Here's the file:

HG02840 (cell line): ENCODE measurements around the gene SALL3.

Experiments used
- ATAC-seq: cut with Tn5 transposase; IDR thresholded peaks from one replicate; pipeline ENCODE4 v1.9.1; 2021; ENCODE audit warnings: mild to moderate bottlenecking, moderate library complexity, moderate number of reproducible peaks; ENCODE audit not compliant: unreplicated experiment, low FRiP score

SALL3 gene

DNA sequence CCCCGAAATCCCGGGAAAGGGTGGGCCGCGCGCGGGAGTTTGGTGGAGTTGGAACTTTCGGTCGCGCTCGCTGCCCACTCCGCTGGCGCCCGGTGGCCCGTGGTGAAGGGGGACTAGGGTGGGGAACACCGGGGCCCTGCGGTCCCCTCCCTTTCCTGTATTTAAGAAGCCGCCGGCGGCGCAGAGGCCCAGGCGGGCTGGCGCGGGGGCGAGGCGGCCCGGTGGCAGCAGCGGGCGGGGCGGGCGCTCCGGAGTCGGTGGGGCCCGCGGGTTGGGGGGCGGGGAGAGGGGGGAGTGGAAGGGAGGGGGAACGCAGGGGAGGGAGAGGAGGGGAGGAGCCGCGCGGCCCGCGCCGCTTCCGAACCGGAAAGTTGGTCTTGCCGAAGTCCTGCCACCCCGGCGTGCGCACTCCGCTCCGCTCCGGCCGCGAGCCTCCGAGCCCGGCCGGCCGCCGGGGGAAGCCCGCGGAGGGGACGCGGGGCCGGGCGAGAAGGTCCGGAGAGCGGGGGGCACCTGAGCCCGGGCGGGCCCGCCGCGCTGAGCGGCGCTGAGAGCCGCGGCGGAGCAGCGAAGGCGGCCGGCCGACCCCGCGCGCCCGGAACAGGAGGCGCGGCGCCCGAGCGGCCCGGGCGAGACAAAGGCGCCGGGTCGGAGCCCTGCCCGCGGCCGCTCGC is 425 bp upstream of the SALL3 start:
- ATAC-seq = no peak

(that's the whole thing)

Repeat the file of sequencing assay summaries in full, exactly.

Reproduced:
HG02840 (cell line): ENCODE measurements around the gene SALL3.

Experiments used
- ATAC-seq: cut with Tn5 transposase; IDR thresholded peaks from one replicate; pipeline ENCODE4 v1.9.1; 2021; ENCODE audit warnings: mild to moderate bottlenecking, moderate library complexity, moderate number of reproducible peaks; ENCODE audit not compliant: unreplicated experiment, low FRiP score

SALL3 gene

DNA sequence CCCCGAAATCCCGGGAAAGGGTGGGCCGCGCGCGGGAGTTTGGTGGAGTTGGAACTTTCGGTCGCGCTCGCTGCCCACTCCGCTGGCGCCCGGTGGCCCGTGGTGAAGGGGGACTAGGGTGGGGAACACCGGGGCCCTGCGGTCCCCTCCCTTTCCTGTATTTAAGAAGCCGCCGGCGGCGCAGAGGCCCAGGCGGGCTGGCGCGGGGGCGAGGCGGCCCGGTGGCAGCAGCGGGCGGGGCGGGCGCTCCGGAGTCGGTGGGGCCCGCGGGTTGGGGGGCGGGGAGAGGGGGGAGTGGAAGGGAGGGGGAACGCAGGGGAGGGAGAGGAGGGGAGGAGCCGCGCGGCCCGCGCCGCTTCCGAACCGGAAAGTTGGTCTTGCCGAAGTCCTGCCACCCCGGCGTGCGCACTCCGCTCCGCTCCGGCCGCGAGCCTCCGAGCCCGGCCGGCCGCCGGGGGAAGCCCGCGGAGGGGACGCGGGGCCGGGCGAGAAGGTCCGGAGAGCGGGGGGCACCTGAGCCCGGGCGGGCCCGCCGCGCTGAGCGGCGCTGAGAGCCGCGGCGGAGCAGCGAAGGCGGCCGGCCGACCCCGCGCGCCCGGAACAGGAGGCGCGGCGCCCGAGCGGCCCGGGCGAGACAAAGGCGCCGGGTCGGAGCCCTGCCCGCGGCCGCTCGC is 425 bp upstream of the SALL3 start:
- ATAC-seq = no peak